|Delis' tajnami s tem, u kogo net druzej, druzhi s tem, u kogo mnogo druzej. Izbegaj togo, kto bezzaboten, bud' s tem, kto opechalen. - Abaj|
RFE/RL NEWSLINE Vol. 3, No. 190, Part II, 29 September 1999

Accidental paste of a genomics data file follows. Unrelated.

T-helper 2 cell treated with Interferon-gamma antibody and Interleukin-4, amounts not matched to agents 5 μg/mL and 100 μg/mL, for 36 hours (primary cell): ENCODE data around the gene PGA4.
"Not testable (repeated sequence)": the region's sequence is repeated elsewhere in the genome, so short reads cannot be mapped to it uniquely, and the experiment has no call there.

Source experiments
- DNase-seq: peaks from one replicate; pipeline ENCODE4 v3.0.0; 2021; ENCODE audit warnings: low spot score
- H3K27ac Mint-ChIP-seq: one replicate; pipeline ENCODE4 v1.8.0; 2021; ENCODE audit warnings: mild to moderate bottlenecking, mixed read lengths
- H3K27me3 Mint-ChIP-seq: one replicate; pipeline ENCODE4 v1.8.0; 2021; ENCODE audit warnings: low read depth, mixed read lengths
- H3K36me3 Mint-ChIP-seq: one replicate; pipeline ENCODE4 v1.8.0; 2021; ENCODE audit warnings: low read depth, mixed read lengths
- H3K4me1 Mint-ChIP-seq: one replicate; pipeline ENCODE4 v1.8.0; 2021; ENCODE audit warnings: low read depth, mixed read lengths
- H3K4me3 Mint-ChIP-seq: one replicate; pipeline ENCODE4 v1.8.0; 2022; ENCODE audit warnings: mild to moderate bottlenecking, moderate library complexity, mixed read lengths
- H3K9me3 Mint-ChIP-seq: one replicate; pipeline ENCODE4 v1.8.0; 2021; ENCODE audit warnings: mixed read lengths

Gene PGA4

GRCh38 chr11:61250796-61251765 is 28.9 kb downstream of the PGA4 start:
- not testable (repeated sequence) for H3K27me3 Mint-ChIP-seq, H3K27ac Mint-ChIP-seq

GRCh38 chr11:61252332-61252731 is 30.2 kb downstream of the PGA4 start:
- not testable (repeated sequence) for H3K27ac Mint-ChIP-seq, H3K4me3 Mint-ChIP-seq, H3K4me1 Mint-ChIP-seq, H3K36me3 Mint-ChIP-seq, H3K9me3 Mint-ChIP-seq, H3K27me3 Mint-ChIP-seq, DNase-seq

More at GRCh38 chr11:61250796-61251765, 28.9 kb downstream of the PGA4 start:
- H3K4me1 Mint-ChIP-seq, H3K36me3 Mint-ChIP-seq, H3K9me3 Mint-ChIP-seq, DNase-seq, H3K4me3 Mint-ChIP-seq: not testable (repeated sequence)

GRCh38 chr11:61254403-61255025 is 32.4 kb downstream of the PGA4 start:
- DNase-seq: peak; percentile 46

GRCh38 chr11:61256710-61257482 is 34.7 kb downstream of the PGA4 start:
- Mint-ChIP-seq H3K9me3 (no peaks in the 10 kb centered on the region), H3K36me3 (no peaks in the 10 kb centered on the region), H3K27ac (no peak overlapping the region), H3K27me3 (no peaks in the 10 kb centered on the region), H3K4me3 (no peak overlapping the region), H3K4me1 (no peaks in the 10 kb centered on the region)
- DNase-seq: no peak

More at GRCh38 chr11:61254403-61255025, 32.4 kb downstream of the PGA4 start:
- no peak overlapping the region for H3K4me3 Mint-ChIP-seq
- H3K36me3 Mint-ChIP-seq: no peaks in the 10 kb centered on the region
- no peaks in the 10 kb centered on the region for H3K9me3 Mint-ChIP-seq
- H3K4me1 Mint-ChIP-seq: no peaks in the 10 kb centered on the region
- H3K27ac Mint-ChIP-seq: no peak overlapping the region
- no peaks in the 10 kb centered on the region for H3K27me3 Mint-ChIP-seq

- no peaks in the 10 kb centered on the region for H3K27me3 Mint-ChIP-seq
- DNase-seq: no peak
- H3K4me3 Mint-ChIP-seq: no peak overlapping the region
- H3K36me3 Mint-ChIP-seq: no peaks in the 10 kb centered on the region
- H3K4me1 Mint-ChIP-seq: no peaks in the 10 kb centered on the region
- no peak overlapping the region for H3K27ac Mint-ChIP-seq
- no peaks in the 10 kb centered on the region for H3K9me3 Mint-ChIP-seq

___________________________________________________________ RFE/RL NEWSLINE Vol. 3, No. 190, Part II, 29 September 1999 A daily report of developments in Eastern and Southeastern Europe, Russia, the Caucasus and Central Asia prepared by the staff of Radio Free Europe/Radio Liberty. This is Part II, a compilation of news concerning Central, Eastern, and Southeastern Europe. Part I covers Russia, Transcaucasia and Central Asia and is distributed simultaneously as a second document. Back issues of RFE/RL Newsline and the OMRI Daily Digest are online at RFE/RL's Web site: http://www.rferl.org/newsline xxxxxxxxxxxxxxxxxxxxxxxxxxxxxxxxxxxxxxxxxxxxxxxxxxxxxxxx Headlines, Part II * BELARUSIAN INDEPENDENT NEWSPAPER TO APPEAR UNDER NEW NAME * TWO DEAD IN EXPLOSION AT MARKET PLACE IN KOSOVA * UN ENVOY TO BALKANS SAYS BOSNIA TOO DEPENDENT ON AID End Note: LUKASHENKA PREFERS MONOLOGUE xxxxxxxxxxxxxxxxxxxxxxxxxxxxxxxxxxxxxxxxxxxxxxxxxxxxxxxx EAST-CENTRAL EUROPE BELARUSIAN INDEPENDENT NEWSPAPER TO APPEAR UNDER NEW NAME. Law enforcement officials on 28 September seized from a Minsk printing house paper and other property belonging to the independent newspaper "Naviny," Belapan reported. They explained their action by saying that a Minsk court ordered "Naviny" to pay 15 billion Belarusian rubles ($52,000) in damages to State Security Council Secretary Viktar Sheyman (see "RFE/RL Newsline," 27 September 1999). "Sheyman does not need that money, he needs to close our newspaper, because we could pay the fine if we continued to publish and sell the newspaper," "Naviny" chief editor Pavel Zhuk commented. Zhuk added that the editorial office intends to print the last issue of "Naviny" on 29 September and resume publishing the newspaper under the name of "Nasha svaboda" (Our Freedom). "Naviny" appeared in fall 1997 as the successor to "Svaboda," which had been banned by the authorities. JM KUCHMA BACKS REFERENDUM ON CONSTITUTIONAL CHANGES. Ukrainian President Leonid Kuchma and the Union of the Regional and Local Authority Leaders signed a declaration on 27 September to initiate a referendum on the introduction of amendments to the constitution, ITAR-TASS reported. Kuchma is in favor of a bicameral parliament and believes that this issue should be submitted to a referendum. According to Kuchma, the constitution should also be approved in a referendum to put a stop to lawmakers' seeking to "raise the issue of constitutional changes at each parliamentary session." Kuchma also thinks that it is necessary to define more clearly the powers of executive and legislative authorities and give more power to the regions. JM ESTONIAN GOVERNMENT APPROVES TARIFFS. The government on 28 September approved a package of customs tariffs, which are to go into effect on 1 January 2000. The imposition of such tariffs is in sharp contrast to the liberal trade policies championed by members of the three-party ruling coalition over the past few years, especially Prime Minister Mart Laar. The duties will apply to countries with which Estonia does not have a free-trade agreement, including Russia and the U.S. "Postimees" reported that food prices could increase in January by 5-15 percent as a result to the tariffs. Prime Minister Laar believes 90 million kroons ($6 million) will be collected from such tariffs, since the affected countries account for one-third of Estonian trade. MH ESTONIA TO BE PLUNGED INTO DARKNESS AT MILLENNIUM TRANSITION? As Estonia's power grid remains connected to the system in northwestern Russia, a failure on the Russian side owing to the "millennium bug" could disrupt power supplies in Estonia. According to Eesti Energia, the "worst case scenario" would cause disruption for 30 minutes--as the company says it can restore full power usage within that time, according to "Eesti Paevaleht" and ETA. Eesti Energia itself noted that it has taken precautions against the possible local problems and has worked out a deal to acquire emergency hydroelectricity from Russia's Lenenergo if necessary. However, as the power grid extends across several time zones to the Urals and the large nuclear facilities there, Eesti Energia could face disruption anytime after 6:00 p.m. local time on 31 December. MH LITHUANIAN PARLIAMENT APPROVES IN PRINCIPLE GOVERNMENT'S ENERGY STRATEGY. Lawmakers on 28 September approved a resolution supporting in principle the government's draft energy strategy, which calls for the shutdown of the first unit at the Ignalina nuclear power plant by 2005. The resolution was approved by a vote of 61 to 16, "Lietuvos Rytas" and ELTA reported. However, the resolution firmly states that the shutdown must be conditional on receiving generous foreign aid for that purpose--a condition strongly advocated by former Premier Gediminas Vagnorius. The opposition either voted against the resolution or abstained. MH COALITION PARTNER DISPLEASED WITH POLISH PREMIER. Jerzy Wierchowicz, head of the parliamentary caucus of the Freedom Union (UW), warned on 28 September that the UW may seek to oust Premier Jerzy Buzek, a member of the Solidarity Electoral Action, unless it get its way over an impending cabinet reshuffle and next year's budget draft, Reuters reported. Jan Litynski, another UW parliamentary deputy, told Polish Radio the same day that Buzek "is giving up ruling in favor of drifting." According to Litynski, "there should be a general change in the method of ruling that is linked with a change of team" but does not imply a "change of coalition." Buzek is expected to make a decision on a cabinet reshuffle this week. JM FOUR CZECH PARTIES TO WORK TOGETHER. Four opposition parties have announced that they will work together both before and after the next parliamentary elections, Czech media reported on 28 September. The leaders of the Christian Democrats, the Freedom Union, the Civic Democratic Alliance, and the Democratic Union made the announcement at a joint press conference. VG CZECH SOCIAL DEMOCRATS DEAL WITH SCANDALS. The Social Democratic parliamentary group on 28 September gave an overwhelming vote of confidence to its chairman, Stanislav Gross, Czech media reported. Gross had offered to resign as chairman of the group and as deputy chairman of the Chamber of Deputies after reports surfaced that he had allowed a private company to pay for his cell phone (see "RFE/RL Newsline," 27 September 1999). However, recent reports indicate that Petra Buzkova, the party's most popular politician, also used a cell phone in the same manner. "Mlada fronta Dnes" reported on 29 September that the Chemapol group gave the party payment cards for purchasing gas during the 1996 election campaign. The party did not declare the gift and did not pay taxes on it. Many observers see the various scandals in the context of a power struggle within the party. VG EU WELCOMES SLOVAK NUCLEAR PLANT DECISION. The EU on 28 September welcomed Slovakia's decision to shut down two reactors at the V1 block of the Jaslovske Bohunice nuclear power plant between 2006 and 2008, Reuters reported. A European Commission spokesman said Slovakia might be entitled to a 20 million euro ($21 million) loan to assist with the closures. However, Austrian Chancellor Viktor Klima said Bratislava's decision is unacceptable for his country. Klima sent letters to the EU member-states and Slovakia explaining Austria's position and calling for talks on the issue "immediately." He also stressed Austria's stance that "there can be no EU entry with unsafe nuclear reactors." VG SERBIAN OPPOSITION LEADER VISITS SLOVAKIA. Vuk Draskovic, leader of the Serbian Renewal Movement, arrived in Bratislava on 28 September for talks with Prime Minister Mikulas Dzurinda and other Slovak leaders, TKE reported. Draskovic noted that Yugoslav President Slobodan Milosevic is holding "an umbrella above Albanian terrorism." He also noted tendencies in Hungary to "rekindle the times of the former empires," although he added that such tendencies are not officially supported by the Hungarian government. CTK reported that during Draskovic's previous visit to Prague, he held talks with U.S. Ambassador to the Czech Republic John Shattuck. The U.S. embassy in Prague refused to give any details about the meeting, saying it took place "in the context of meetings between U.S. officials and various Serbian opposition leaders." VG HUNGARIAN PRIME MINISTER MEETS CIA, FBI LEADERS. Viktor Orban on 28 September held talks in Budapest with CIA head George Tenet and FBI Director Louis Freeh on cooperation between the Hungarian and U.S. secret services, Hungarian media report. The talks focused on organized crime, money laundering by the "Russian mafia," and European security issues. Hungarian Interior Minister Sandor Pinter and Freeh signed an agreement granting the Hungarian police access to FBI databases on stolen cars, boats, and license plates. MSZ SOUTHEASTERN EUROPE TWO DEAD IN EXPLOSION AT MARKET IN KOSOVA. Two Serbs were killed and at least 40 people wounded when two rifle- propelled grenades landed in a crowded market outside Kosovo Polje on 28 September, AFP reported. NATO-led peacekeeping forces in Kosova (KFOR) arrested four people suspected of being involved in the attack. Local Serbs, who make up the majority of the people in the area, blockaded a road between the town and Prishtina's airport to protest what they say is a lack of security. Bernard Kouchner, head of the UN mission in Kosova, said "this outrageous attack against innocent civilians puts in danger all efforts at building democracy in Kosovo." Stanimir Vukicevic, head of a Yugoslav government liaison with KFOR, said "this extremely inhuman act of madness is the consequence of KFOR and [the UN mission's] tolerant and benevolent attitude toward the terrorist Kosovo Liberation Army." PB THACI REASSURES TURKISH MINORITY. Kosovar Albanian leader Hashim Thaci told a group of ethnic Turks on 28 September that they are welcome in Kosova and will help build a "free and democratic Kosova," the Albanian news agency ATA reported. Thaci made his comments in the village of Mamusha, near Prizren, which has an ethnic Turkish majority. Thaci said that Mamusha's "sons will join the protective troops of Kosova." Thaci said during a meeting with officials in the village that his goal is to establish a mission at the UN and allow the Kosova Protection Corps to participate "in NATO mechanisms in the framework of [its] Partnership for Peace" program. PB DOLE SAYS INDEPENDENCE COULD BE ATTAINED. In Washington, former U.S. Senator Bob Dole told the Senate Foreign Relations Committee on 28 September that if Kosovar leaders hold free elections, renounce violence, and move toward a market economy, "then I believe independence will be forthcoming and should be," AP reported. Dole criticized the U.S. for not "acting against [Yugoslav President Slobodan] Milosevic much earlier." Dole served as an envoy to Kosova for President Bill Clinton earlier this year. At the White House, Clinton said "what we have supported for Kosovo and what we continue to support is autonomy." PB LARGE RALLY IN NIS AS THOUSANDS PROTEST ACROSS SERBIA. Between 15,000-20,000 people gathered in Serbia's second- largest city, Nis, on 28 September to call on President Milosevic to resign, the Beta news agency reported. Some 20 opposition rallies were held throughout Serbia the same day. Only 10,000 or so turned out in Belgrade, far fewer than the 55,000 who demonstrated on 25 September. Speaking in Nis, Alliance for Change leader Zoran Djindjic said "the Serbian system cannot be altered by talks, only by action." He derided Milosevic for "ruining the country" over the last decade. Organizers said a march on Milosevic's home in the Belgrade district of Dedinje will be held on 29 September. Police, who until now have kept a low profile at Belgrade rallies, are expected to try to prevent the march as they did during protests in 1991 and in 1996-1997. PB MILOSEVIC MAKES RARE APPEARANCE TO REOPEN REFINERY... President Milosevic made a rare appearance on 28 September to speak at the reopening of an oil refinery in Pancevo that was destroyed by NATO air strikes, AP reported. Milosevic told company officials and employees that "in a year, two, or three, things will be better." He said "throughout these seven years of sanctions and even during the time of the brutal bombings we have been achieving [constant] progress." Milosevic was accompanied by Serbian President Milan Milutinovic, Serbian Premier Mirko Marjanovic, Serbian parliamentary speaker Dragan Tomic, and other officials. PB ...AS SERBIAN PATRIARCH URGES HIM TO GO TO THE HAGUE. Serbian Orthodox Patriarch Pavle said on 28 September that President Milosevic should "resign peacefully so that people who enjoy the trust of the world can step in," Pancevo Radio reported. Pavle, speaking in the Kosovar town of Gorazdevac, said "it is clear at the moment that it is as if we are in a prison, behind a wall. There are no political, economic, or social ties with any other country." Pavle said he "would rather die...than [be] a true war criminal and have them say I'm a hero." PB UN ENVOY TO BALKANS SAYS BOSNIA TOO DEPENDENT ON AID. Carl Bildt said in Washington on 28 September that Bosnia- Herzegovina has been given too much unconditional aid by the West, Reuters reported. Bildt said he fears that the Bosnian economy would collapse if foreign aid were to be withdrawn. Bildt also criticized Bosnian leaders, saying "they have not been willing to undertake economic reforms. We have not been sufficiently tough with them." In other news, Alija Izetbegovic, the Muslim member of Bosnia's presidency, said upon returning from a trip to the Middle East on 28 September that it "was first and foremost a visit to friends of Bosnia- Herzegovina." He said the visit did not violate any rules of the presidency. PB HUNGARIAN PRESIDENT PROPOSES COOPERATION WITH CROATIA. Arpad Goencz, speaking in Zagreb on 28 September, pledged greater cooperation between his country and Croatia and praised the situation of ethnic Hungarians in Croatia, MTI reported on 28 September. Goencz told Croatian Premier Zlatko Matesa in Zagreb that cross-border cooperation between Hungarian and Croatian regions should be developed. He also praised state support for ethnic Hungarian communities in Croatia. Matesa said he is hopeful that a free trade agreement between the two countries will be signed soon. Goencz also met with representatives of six Croatian opposition parties during his two-day visit. PB ALBANIA RATIFIES COUNCIL OF EUROPE CONVENTION ON MINORITIES. Albania formally ratified the Council of Europe Convention on the protection of ethnic minorities on 28 September, ATA reported. Albania's ambassador to the Council of Europe, Fotaq Andrea, handed the ratification documents to Council of Europe Secretary-General Walter Schwimmer in Tirana. The convention demands that members "ensure an effective equality between minorities and the majority, to ensure the necessary conditions for developing culture and preserving the identity of national minorities." Albania's ethnic Greeks constitute the country's largest minority, accounting for 3 percent of the population. PB NATO FORCES CONDUCT EXERCISES IN ALBANIA. Troops from NATO's Albanian Force 2 (AFOR 2) began exercises in Albania on 28 September, ATA reported. The exercises are being held in conjunction with the Defense Ministry in Tirana and are code- named Caravan of Friendship 99. They are aimed at promoting communication and infrastructure capacities in rural areas of the country. Also on 28 September, Albania's defense minister, Luan Haidaraga, met with the commander of the German contingent in Kosova, General Freidrich Riechman. They discussed cooperation between AFOR 2 and Albanian forces as well the situation in Kosova. PB ROMANIAN PRESIDENT VISITS FRANCE. French President Jacques Chirac told his visiting Romanian counterpart, Emil Constantinescu, that France will push to have Romania invited to accession negotiations with the EU at the December summit in Helsinki, according to a Rompres report cited by the BBC. The two presidents emphasized the warm historical relations between their two countries. Constantinescu called on French companies to invest in Romania, noting that his country's economy is steadily improving in several areas. Chirac added that trade between the two countries has been growing by an average of 30 percent every year. France is Romania's chief trading partner and main source of foreign investments. VG TWO LEGISLATORS QUIT ROMANIAN DEMOCRATIC PARTY. Senator Radu Alexandru and Deputy George Serban on 28 September announced their resignation from the Democratic Party (PD). Alexandru said he has "reached the limits of humiliation and nonsense imposed by the entire PD leadership and especially by PD President Petre Roman," Romanian Radio reported. VG EU TO GIVE CREDIT, AID TO MOLDOVA. By the end of this year, the EU will provide Moldova with a 15 million euro ($15.7 million) credit line and humanitarian assistance totaling 2.2 million euros, Infotag reported on 28 September. Timo Summa, the head of an EU delegation visiting Moldova, said the previous day that he is satisfied with the Moldovan government's efforts to continue the reform process. In other news, Moldovan Prime Minister Ion Sturza and Romanian Defense Minister Victor Babiuc attended a ceremony to officially open a new border crossing linking the Moldovan village of Costesti to the Romanian village of Stinca. The new crossing is part of a transport corridor that will link Turkey with Europe. VG BULGARIAN PREMIER COMMENTS ON NUCLEAR PLANT. Ivan Kostov said he does not think the Soviet-made Kozloduy nuclear power plant will become a stumbling block to Bulgaria's entry into the EU, according to a BTA report cited by the BBC. Kostov said the time-frame for the closure of four reactors at the plant will be set within a month. He said the decision will be partly based on whatever financial support the country receives for the closures. Kostov added that he is satisfied with Bulgaria's discussions on the issue with the European Commission. In other news, the cabinet on 28 September held a special meeting to discuss a plan to reform the Bulgarian military. VG END NOTE LUKASHENKA PREFERS MONOLOGUE By Jan Maksymuik The OSCE-mediated talks between the authorities and the opposition in Belarus seem to be nearing an end even without having really begun. That, at least, is the perception of commentators in Belarus's independent press, based on President Alyaksandr Lukashenka's 16 September meeting with the leaders of power ministries and law enforcement bodies and subsequent developments. At that meeting, Lukashenka took advantage of the public anxiety that followed the blasts in Moscow and Volgodonsk, in southern Russia, by ordering his subordinates to take tough security measures to prevent terrorist attacks in Belarus. According to Lukashenka, Belarus faces a threat not from elements in Russia but from domestic "extremists" and "nationalists" who intend "to destabilize" the situation in Belarus. In particular, Lukashenka ordered the border guards and customs officers to monitor the border so that "a mouse could not creep through it." He demanded that the authorities of Minsk and other cities identify venues where "all kinds of oppositionists and other scum" can hold demonstrations; protests in all other locations were to be banned. Lukashenka demanded that within the next three days, the state-controlled media inform the public both at home and abroad where "Belarusian nationalists" find money "to destabilize" the situation in Belarus. And he also ordered his administration to close down those newspapers that "assail state officials" without good reason, pointing to an allegedly libelous article about State Security Secretary Viktar Sheyman in the opposition newspaper "Naviny." The disappearance of opposition politician Viktar Hanchar several hours after the 16 September meeting is seen as an ominous indication of events to come in Belarus as a result of Lukashenka's instructions. As deputy chairman of the opposition Supreme Soviet and organizer of the alternative presidential elections in May, Hanchar fell into the category of domestic "extremists." The opposition regard Hanchar's disappearance as a kidnapping organized by the authorities to intimidate political opponents of the current regime. Hanchar was to have presided over a Supreme Soviet session on 19 September at which the opposition delegation to the talks with the authorities was to have been approved. Shortly after Hanchar's disappearance, law officers seized property belonging to "Naviny" and the author of the allegedly defamatory article about Sheyman, without waiting for a court order. Sheyman duly filed suit against "Naviny," demanding exorbitant damages (under Belarusian economic conditions) totaling 15 billion Belarusian rubles ($52,000).Two days later, a Minsk court ruled in Sheyman's favor. "Naviny", which turns a monthly profit of some $2,700, now faces closure. Western ambassadors to Minsk who expressed their concern over Hanchar's disappearance met with Lukashenka's response that they should look for Hanchar in the West before alluding to any sinister goings-on in Belarus. Echoing a high-ranking official in the presidential administration, official media said Hanchar staged his disappearance in order to gain more publicity. But as protests have increased around the globe, Minsk has launched an investigation into both Hanchar's disappearance and that of former Interior Minister Yury Zakharanka in May. The latest developments in Belarus highlight some unanswered questions about Lukashenka's regime and the attitude of Western democracies toward it. First, was Lukashenka's declaration to enter into a dialogue with the opposition really sincere? Or was he perhaps acting on a political calculation--as some Belarusian commentators suggest--to "simulate" negotiations in order to gain legitimacy for himself and his government in the West? "I have few illusions that we will be able to conduct talks with Lukashenka. He prefers to give endless monologues," Stanislau Bahdankevich, head of the opposition United Civic Party, noted in mid-August. Judging from developments since then, Bahdankevich was right. Second, has the OSCE--the proponent of political dialogue in Belarus--any leverage to make that dialogue happen? The answer again appears to be "no." Lukashenka's regime has not created any conditions for a "favorable political climate," as requested by the Belarusian opposition ahead of the OSCE-mediated talks. Those conditions included access to the state-run media for the opposition and the release of former Premier Mikhail Chyhir and other political prisoners. In fact, the political climate in Belarus has become even more oppressive than was the case before the preparations for the dialogue began. Third, what should be done by the West to promote democracy in Belarus, which is overtly defying Western political and moral values? Belarus offers embarrassing and puzzling proof of a regime in Europe that suppresses political opponents and tramples on human rights while enjoying a substantial measure of popular support and remaining virtually unpunished in the international arena. Unlike Turkmenistan, which engages in similiar practices with impunity, Belarus has no strategic reserves of natural gas. In this context, any Western response to Lukashenka's latest challenge will reflect not only the measure of his credibility in the international arena. It will also attest to the West's commitment to promoting democracy where it is so sadly lacking and so desperately needed. xxxxxxxxxxxxxxxxxxxxxxxxxxxxxxxxxxxxxxxxxxxxxxxxxxxxxxxx Copyright (c) 1999 RFE/RL, Inc. All rights reserved. xxxxxxxxxxxxxxxxxxxxxxxxxxxxxxxxxxxxxxxxxxxxxxxxxxxxxxxx HOW TO SUBSCRIBE Send an email to email@example.com with the word subscribe as the subject of the message. 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